Community Technology Leadership Program (CTLP)

Technology leadership is about doing more and getting more with technology. It's not just for techies; it's for regular people who want to get the most from technology. Technology leadership must be built into communities like infrastructure to get maximum economic impact from gigabit broadband and other digital technologies.

Small and medium organizations (SMO) that make up the bedrock of local economies just don't have the time or expertise to sort through all of the technology options. Consequently, they miss opportunities and run risks because they're not using technology.

The best way to learn technology leadership skill is for by helping actual small and medium organizations utilize digital technology. Diverse participation multiplies and spreads the positive impacts to more and different parts of the economy.

The Community Technology Leadership Program (CTLP) is problem-based learning for emerging, frontline, and grassroots leaders to develop their capabilities by helping small & medium organizations put digital technology to work. During the Spring of 2017, Eduity piloted a CTLP in Chattanooga with support of the Mozilla Foundation's Gigabit Community Fund.

Eduity is developing CTLP as a public service, to be openly available and able to be replicated in any community. The Eduity app will be useful for conducting and following up on CTLPs, but it’s not necessary.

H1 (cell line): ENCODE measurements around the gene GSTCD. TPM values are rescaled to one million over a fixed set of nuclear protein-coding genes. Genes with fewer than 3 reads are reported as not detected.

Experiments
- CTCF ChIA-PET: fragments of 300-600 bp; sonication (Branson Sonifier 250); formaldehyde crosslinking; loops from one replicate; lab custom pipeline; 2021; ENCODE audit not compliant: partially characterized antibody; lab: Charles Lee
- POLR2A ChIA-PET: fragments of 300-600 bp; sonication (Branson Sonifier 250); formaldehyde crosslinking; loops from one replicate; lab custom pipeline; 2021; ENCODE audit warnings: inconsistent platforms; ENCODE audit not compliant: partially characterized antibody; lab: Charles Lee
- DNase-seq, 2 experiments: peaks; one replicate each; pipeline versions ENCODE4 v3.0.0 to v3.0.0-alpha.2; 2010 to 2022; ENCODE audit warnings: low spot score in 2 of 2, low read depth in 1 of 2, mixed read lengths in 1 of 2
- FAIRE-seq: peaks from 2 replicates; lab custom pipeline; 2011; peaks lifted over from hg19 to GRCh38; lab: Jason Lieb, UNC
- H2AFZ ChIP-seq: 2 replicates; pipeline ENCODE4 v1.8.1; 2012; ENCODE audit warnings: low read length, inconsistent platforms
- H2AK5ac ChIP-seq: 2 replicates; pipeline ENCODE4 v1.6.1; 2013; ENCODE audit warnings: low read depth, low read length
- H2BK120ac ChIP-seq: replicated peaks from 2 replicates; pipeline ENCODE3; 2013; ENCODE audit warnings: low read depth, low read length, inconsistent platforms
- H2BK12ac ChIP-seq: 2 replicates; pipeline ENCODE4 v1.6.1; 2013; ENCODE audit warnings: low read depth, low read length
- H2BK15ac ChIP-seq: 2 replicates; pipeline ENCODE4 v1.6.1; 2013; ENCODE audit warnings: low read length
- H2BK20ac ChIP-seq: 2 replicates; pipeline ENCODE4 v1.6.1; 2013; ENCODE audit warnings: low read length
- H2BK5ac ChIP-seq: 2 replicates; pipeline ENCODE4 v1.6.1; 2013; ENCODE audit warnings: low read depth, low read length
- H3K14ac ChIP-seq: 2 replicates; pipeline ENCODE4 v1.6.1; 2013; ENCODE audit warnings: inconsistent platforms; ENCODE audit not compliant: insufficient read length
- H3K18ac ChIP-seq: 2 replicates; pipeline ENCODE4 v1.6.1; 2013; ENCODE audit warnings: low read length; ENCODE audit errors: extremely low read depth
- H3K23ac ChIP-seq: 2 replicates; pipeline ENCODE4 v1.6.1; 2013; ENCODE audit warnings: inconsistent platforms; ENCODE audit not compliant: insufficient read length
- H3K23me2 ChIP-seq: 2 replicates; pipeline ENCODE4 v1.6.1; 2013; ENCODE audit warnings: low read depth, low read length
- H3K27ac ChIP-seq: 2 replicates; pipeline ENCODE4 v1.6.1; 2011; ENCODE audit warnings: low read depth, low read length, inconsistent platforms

CTLP involves:

  • A convener and program-runner
  • 8 to 12 solution-owners who participate in the entire program
  • At least one SMO problem-owner whose organization is the subject of the program
  • A few technologists and other resource-owners to guide and inform solution-owners

The CTLP process is reasonably simple:

  1. The convener and program-runner identify prospective technology leaders, potential SMO subjects, local technology resources, and program sponsors, and then recruit them to participate. Find a good facility, and schedule program activities. Confirm participants’ commitment.
  2. Hold a kick-off session to engage participants, introduce them to each other, and go over the program’s goals and key results, the CTLP toolkit, and the digital development model. Review the program activities and confirm participants’ commitment.
  3. Conduct the seminars with the toolkit, biweekly or once per month, whatever works best for everyone. Capture and process the data from these activities.
    1. Defining the problem: Problem-owners work through value-chain mapping with solution-owners to identify key opportunities, strengths, threats, and weaknesses.
      • Have participants do homework or hold a working session between seminars.
    2. Searching for solutions: Solution-owners quiz resource-owners about possible solutions and how to best approach the problem.
      • Have participants do homework or hold a working session between seminars.
    3. Building the strategy: Solution-owners analyze problems for digital development and apply approaches suggested by resource-owners to establish a strategy and generate recommendations for problem-owners.
      • Have participants do homework or hold a working session between seminars.
  4. Hold the pitch session for solution-owners to share their insights with problem-owners and others. Celebrate participants’ learning. Plan to follow up.
  5. Use the evaluation tools from the toolkit to review the program. Follow up with participants, especially problem-owners, to assess developments.

The CTLP guide and toolkit will be available online soon. Check back here for updates or sign up for Eduity’s newsletter. Fill out the form below and we’ll be in touch soon.

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